CGS has integrated its XR tools into employee training programmes, the company announced Wednesday ahead of the Augmented World Expo (AWE) 2023.
The firm is a major provider of industry-first extended reality (XR) Immersive Learning-as-a-Service (ILaaS) solutions. These include applications, outsourcing services, and enterprise learning tools — many of which the company will showcase at the event this week.
The measure aims to remove obstacles to drive adoption, digital transformation, and speed-to-performance pipelines across industry verticals.
Global workforces can now leverage CGS’s TeamworkAR and LauchpadXR platforms to launch, scale up, and deploy learning tools. Using virtual and augmented reality (VR/AR), clients for the New York City-based firm can tap the new features to instruct and upskill their workforces.
Clients of the company also include major organisations and firms like McDonald’s, the American Red Cross (ARC), Scoot Airlines, and many others. These clients rely on CGS’s full-scale XR technologies, avoiding the investment and setup costs companies traditionally use for their XR hardware, software, content, and other uses.
What’s in the Solution?
Firstly, CGS’s ILaaS solution offers bespoke AR content via training materials and modules across iOS, Android, browser-based platforms, and wearables.
The company also provides logistics and device management to deploy solutions and manage them remotely. This is also executed via device supply chain management, including shipping, warehousing, and updates.
CGS also provides device sanitation, repair, recovery, and replacement services for clients.
After receiving the devices, the solution is ready out of the box, with minimal adjustment requirements. This also provides onboarding, virtual on-demand training, workshops, and simulations.
Trainees can monitor and report progress via CGS’s hardware and software solutions. This creates learner outcomes and effective business reports to monitor progress and ROI.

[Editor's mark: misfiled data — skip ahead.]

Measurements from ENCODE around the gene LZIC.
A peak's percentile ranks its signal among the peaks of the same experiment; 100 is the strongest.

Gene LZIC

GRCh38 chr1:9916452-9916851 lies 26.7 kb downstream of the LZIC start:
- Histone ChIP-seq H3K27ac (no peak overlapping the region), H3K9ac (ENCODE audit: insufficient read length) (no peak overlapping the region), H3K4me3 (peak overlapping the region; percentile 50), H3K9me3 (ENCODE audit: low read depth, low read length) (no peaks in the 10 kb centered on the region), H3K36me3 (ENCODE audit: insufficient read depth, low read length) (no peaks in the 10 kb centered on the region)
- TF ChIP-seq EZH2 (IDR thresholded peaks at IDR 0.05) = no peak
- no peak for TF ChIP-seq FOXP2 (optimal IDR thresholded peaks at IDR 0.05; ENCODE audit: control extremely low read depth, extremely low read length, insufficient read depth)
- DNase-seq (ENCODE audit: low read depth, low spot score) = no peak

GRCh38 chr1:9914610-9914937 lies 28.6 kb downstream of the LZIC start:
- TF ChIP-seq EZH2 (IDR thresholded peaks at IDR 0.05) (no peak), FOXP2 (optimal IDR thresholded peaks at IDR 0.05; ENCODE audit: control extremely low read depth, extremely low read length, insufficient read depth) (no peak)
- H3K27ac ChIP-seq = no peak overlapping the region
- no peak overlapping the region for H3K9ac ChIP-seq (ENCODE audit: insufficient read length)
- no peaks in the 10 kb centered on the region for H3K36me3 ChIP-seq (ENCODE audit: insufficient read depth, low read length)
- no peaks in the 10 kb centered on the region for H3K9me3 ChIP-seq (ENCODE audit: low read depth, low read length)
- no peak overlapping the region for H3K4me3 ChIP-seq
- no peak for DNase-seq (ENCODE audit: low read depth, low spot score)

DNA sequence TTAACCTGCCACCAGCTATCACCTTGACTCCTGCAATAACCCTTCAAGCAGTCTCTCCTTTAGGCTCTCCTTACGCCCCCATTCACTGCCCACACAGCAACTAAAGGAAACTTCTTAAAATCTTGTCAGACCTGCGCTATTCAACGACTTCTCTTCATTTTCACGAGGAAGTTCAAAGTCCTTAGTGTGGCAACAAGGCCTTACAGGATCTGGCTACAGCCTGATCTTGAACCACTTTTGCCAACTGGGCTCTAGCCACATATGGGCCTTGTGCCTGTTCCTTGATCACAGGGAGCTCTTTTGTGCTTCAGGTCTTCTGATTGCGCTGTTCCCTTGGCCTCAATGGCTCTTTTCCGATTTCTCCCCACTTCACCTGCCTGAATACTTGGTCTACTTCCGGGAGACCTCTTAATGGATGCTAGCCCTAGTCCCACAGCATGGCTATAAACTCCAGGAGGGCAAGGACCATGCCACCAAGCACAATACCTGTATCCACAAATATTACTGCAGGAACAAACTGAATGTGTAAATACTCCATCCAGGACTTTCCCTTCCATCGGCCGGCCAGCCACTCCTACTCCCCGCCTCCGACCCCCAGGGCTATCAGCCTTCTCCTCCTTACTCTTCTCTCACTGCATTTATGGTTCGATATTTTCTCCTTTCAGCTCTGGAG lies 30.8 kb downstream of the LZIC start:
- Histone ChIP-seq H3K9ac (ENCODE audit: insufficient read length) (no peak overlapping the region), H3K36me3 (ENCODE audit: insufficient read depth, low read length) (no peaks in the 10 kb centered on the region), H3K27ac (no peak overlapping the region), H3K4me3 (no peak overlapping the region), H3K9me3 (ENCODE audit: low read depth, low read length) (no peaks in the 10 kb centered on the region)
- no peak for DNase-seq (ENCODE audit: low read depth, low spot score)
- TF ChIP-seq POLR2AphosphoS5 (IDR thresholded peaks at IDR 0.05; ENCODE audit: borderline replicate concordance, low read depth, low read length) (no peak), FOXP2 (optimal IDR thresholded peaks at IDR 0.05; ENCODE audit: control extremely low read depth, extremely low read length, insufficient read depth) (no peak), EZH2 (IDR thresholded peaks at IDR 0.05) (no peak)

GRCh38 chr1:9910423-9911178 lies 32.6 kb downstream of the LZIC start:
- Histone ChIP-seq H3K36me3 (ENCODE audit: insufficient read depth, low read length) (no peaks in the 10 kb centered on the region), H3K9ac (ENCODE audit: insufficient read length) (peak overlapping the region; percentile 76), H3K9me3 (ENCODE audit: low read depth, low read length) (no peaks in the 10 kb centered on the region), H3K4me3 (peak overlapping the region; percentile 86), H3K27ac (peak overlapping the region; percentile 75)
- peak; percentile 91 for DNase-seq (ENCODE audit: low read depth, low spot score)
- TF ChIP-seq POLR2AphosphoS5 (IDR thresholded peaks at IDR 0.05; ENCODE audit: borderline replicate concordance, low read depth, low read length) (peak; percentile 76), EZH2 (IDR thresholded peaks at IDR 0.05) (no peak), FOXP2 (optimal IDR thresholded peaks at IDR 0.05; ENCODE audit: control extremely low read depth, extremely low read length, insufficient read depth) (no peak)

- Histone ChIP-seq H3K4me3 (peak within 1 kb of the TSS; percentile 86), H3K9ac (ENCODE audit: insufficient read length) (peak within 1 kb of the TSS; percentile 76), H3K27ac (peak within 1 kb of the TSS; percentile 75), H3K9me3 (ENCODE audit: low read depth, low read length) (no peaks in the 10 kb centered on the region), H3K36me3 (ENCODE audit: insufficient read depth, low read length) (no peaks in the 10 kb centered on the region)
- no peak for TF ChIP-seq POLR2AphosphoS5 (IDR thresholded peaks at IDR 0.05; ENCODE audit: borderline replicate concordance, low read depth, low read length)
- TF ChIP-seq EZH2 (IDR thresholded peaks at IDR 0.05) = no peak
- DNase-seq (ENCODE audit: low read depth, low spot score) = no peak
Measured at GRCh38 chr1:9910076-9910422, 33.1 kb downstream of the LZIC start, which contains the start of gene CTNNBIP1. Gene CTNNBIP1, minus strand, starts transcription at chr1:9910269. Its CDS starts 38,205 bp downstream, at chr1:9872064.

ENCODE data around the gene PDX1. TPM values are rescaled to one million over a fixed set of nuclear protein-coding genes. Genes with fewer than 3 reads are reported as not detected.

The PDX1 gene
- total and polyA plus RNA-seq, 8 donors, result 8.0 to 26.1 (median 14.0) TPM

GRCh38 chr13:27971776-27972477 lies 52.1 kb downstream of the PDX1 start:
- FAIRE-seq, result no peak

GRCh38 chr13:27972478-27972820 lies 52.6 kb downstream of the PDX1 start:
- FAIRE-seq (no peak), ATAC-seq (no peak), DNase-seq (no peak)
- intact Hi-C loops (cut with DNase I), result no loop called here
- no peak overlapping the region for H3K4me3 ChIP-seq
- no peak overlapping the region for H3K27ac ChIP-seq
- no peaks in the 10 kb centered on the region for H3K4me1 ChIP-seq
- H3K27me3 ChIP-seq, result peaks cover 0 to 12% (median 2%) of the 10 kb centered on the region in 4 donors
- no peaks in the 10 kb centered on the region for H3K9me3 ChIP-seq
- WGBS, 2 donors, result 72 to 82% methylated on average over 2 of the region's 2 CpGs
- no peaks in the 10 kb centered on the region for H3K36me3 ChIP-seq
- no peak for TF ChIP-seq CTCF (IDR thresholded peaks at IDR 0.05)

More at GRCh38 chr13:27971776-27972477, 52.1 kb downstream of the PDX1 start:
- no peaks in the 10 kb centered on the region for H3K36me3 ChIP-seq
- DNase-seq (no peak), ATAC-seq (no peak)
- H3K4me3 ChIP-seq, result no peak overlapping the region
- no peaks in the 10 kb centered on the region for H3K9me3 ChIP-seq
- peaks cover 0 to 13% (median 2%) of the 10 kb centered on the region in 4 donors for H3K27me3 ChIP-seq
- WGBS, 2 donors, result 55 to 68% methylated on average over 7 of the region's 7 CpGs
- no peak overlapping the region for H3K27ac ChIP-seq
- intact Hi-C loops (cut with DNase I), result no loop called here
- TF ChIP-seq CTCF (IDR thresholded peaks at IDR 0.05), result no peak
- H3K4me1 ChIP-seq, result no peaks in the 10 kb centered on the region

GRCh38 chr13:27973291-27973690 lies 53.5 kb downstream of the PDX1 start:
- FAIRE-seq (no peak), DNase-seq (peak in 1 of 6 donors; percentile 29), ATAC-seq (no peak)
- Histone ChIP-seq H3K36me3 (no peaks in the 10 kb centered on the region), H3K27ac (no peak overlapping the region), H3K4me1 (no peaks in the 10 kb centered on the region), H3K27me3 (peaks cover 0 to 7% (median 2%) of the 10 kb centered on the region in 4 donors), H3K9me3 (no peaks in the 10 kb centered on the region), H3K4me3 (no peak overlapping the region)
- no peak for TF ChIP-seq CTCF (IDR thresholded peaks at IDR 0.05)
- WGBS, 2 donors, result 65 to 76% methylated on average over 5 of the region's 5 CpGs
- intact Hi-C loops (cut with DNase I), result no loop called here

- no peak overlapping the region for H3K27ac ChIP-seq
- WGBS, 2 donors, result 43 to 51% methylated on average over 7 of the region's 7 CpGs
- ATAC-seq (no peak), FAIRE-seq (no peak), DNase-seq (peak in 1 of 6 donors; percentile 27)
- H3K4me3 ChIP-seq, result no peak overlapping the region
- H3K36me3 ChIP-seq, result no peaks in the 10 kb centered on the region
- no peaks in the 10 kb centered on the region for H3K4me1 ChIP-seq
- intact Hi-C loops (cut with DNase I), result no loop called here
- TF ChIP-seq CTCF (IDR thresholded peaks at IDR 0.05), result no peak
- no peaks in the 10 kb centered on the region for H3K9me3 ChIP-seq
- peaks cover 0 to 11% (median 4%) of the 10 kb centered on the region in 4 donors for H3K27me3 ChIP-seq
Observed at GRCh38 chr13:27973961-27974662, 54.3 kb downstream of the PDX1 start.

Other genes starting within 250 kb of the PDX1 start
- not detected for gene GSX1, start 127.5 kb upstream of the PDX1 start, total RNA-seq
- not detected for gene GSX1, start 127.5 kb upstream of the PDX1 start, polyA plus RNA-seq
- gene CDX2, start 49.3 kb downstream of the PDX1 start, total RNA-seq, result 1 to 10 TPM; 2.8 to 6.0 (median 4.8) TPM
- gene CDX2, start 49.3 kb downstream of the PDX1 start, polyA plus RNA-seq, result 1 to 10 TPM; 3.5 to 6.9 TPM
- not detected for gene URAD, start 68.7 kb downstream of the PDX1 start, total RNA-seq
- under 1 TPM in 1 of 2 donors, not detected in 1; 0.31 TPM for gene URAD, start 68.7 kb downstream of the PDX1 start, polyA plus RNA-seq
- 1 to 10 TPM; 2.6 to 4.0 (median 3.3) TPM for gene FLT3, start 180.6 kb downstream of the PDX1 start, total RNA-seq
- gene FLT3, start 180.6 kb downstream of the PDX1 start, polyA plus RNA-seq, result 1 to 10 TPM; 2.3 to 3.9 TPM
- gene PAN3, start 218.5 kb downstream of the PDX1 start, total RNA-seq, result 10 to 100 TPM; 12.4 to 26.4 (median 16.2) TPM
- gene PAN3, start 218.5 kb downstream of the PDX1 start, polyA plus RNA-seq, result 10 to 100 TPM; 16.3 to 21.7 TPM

At the event, it will demo its ILaaS training solution in partnership with Singaporean budget carrier Scoot, a subsidiary of Singapore Airlines. The demo will showcase the efficacy of generative AI and mixed reality (MR) solutions, which have led to immense results across metrics, including cost savings and learner retention.
The demo comes after a Deloitte study found that, by 2030, soft-skill jobs will reach 63 percent of all roles. Additional Harvard University research found that sufficient and soft and people skill would increase job success by 85 percent.
The study also found that the soft skills training market had topped $23 billion USD. Analysts predict the market will surpass $47 billion USD by 2027, with immersive soft skill training becoming the largest untapped opportunity for enterprises.
American Red Cross Use Case
According to a use case study with the ARC, total profit and loss benefits up to 2026 totalled $6.5 million USD. Additionally, the solution offered a net benefit of $3,337 USD for each student by reducing curriculum times by 50 percent on average.
Across 3,400 trainee phlebotomists across a year’s enrolment, the solution boosted numbers 70 percent.
Due to the solution’s rapid training deployments, it also eliminated training enrolment waiting times, reducing wait them from 20 to 40 days, down to zero days. Furthermore, instructor productivity skyrocketed from 25 percent to 92 percent, and training costs plummeted from $3,700 per student to below $1,300.
CGS’s training tools slashed learning times to proficiency from 30 to up to 45 percent, with learner retention after 30 days spiking from 10 percent to over 85 percent.
Ramp-up times also jumped to 75 percent, which allowed the Red Cross to tackle staffing shortages during the COVID-19 pandemic.
Finally, the solution drastically improved net promoter scores (NPSs) at blood donor drives, improving customer satisfaction scores. It also boosted Red Cross programme awareness across customers.
Comments on CGS training and ILaaS Solution
Doug Stephen, President of Enterprise Learning, CGS explained how ILaaS had become an “exciting solution” for firms seeking XR to onboard, train, and improve their teams’ performance.